This project has been a long time in the making, but the results were worth it!
Many years ago, when an elderly lady in our church passed away, her husband gave me many of her sewing and embroidery things. Included in them was an unfinished project in a grocery bag -- a gorgeous embroidered tablecloth. One corner had been barely started; the rest still had to be embroidered. I put the bag in my craft closet and forgot about it.
One day a few years back, I was thinking about how I'd like to take on a challenging embroidery project. I was sorting through my craft closet in the same time frame and came upon this grocery bag. I had found my project!
As I worked on the tablecloth, I decided it would be for my daughter Carrie. She often uses tablecloths and I didn't think she had one specifically for spring. For a couple of years, I set a goal to give this to Carrie at Christmas -- then, when it didn't get finished, I would aim for her birthday in April. Finally, in March this year, I finished it!!! I love the flowers and the clear vintage-y colors.
Here's the center of the tablecloth. This took the most time, as you might guess.
Here's a close-up of the center.
This is what the corners look like.
And this is how the tablecloth looked on Carrie's lovely Easter table.
A very satisfying project completed at last!
Would you like some good ideas for Easter breakfast? Some of these recipes work admirably for taking to Easter breakfast at your church, or for a potluck brunch with friends. Others are better suited to being prepared and eaten at home. Many of them can be made with ingredients you probably have on hand.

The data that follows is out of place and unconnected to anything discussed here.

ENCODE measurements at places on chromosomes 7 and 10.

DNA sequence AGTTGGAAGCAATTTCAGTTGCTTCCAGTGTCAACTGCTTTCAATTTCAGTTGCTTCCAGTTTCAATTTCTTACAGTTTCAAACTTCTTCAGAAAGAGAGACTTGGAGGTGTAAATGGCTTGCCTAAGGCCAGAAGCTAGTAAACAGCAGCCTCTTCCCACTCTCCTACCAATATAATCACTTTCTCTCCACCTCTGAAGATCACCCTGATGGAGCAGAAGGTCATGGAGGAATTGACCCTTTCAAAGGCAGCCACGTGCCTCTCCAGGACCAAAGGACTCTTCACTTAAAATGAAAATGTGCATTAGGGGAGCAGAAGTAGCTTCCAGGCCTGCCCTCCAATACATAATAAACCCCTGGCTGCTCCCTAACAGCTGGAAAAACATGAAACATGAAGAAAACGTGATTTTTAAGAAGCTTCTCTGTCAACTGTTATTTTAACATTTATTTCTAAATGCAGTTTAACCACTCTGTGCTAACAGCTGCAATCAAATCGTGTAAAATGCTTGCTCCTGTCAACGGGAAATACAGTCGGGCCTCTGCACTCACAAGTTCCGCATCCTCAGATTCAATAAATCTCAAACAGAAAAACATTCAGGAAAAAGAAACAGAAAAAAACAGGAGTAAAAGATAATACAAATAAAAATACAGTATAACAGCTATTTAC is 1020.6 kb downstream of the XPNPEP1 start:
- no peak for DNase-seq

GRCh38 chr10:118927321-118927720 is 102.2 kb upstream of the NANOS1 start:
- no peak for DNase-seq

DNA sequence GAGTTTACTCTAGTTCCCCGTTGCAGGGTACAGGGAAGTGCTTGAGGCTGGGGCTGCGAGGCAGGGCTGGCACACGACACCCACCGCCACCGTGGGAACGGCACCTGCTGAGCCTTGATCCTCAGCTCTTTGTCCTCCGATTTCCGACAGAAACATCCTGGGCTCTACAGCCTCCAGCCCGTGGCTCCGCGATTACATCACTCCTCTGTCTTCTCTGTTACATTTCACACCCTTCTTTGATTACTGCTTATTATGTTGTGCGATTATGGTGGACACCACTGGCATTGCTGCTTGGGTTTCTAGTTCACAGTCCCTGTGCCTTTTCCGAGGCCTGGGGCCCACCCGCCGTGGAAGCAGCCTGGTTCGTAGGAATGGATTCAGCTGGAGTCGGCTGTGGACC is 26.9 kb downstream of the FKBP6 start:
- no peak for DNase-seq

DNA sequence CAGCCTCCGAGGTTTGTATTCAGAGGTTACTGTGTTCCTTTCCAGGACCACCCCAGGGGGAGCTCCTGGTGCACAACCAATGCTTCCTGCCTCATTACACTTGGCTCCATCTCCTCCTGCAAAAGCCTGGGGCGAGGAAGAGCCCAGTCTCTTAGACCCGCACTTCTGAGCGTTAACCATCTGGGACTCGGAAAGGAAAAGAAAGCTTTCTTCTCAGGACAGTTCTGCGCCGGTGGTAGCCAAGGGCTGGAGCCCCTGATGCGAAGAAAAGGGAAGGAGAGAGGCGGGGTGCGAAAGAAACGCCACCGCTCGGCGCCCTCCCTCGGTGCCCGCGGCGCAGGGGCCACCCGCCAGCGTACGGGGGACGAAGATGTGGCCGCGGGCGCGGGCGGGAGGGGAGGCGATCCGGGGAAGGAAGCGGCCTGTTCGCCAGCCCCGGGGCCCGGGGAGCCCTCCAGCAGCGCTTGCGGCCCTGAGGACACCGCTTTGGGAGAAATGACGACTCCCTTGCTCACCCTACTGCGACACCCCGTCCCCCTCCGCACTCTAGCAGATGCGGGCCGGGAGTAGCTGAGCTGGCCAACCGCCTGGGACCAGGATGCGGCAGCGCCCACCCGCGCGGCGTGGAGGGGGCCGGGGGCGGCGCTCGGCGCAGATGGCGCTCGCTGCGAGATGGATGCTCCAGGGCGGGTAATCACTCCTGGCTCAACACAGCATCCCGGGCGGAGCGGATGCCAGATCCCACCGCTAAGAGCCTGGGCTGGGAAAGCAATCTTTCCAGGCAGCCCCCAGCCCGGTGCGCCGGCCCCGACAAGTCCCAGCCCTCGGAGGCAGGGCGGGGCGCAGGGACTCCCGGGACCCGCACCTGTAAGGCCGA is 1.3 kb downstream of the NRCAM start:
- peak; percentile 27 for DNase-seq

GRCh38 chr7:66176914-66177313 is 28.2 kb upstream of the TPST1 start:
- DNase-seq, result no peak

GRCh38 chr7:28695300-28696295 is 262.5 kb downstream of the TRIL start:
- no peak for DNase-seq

Here's what we made to take to Easter breakfast at church last year:
Here's another post for Easter fun -- a little late, but maybe some of you with kiddos would still like to try this project. Two of my granddaughters and I tried our hand at dyeing eggs with natural materials.
I found the instructions here (in a marvelous resource called Mrs. Sharp's Traditions): And a few other places as well. Basically, what you do is to put up to 6 white eggs in a saucepan and cover with approximately 2 cups of natural materials. We used yellow onion skins, red beets, red cabbage, and shredded spinach.
Then add a tablespoon of white vinegar to set the dye. Bring the eggs to a boil and simmer for 15 minutes. Remove from heat and allow the eggs to remain in the dye bath for 1 hour. Then remove from saucepan and allow to cool. If desired you may brush them with vegetable oil for a nice shine.
Here are the results:
From yellow onion skins: From red beets (these came out light pinkish brown -- actually sort of the color of brown eggs): From red cabbage: The yellow ones in the photo below are from spinach! Aren't they pretty? We had so much fun with this project -- took the eggs to church for decoration at Easter breakfast and asked people to guess which color came from which material. We had hoped to try this again this year with different natural dyes, but sadly we won't have time.
For those who may be interested in making their own homemade chocolate Easter eggs, I have a couple of fun links to share. I made these eggs with two of my granddaughters last Easter, and have been waiting all this time to share this post.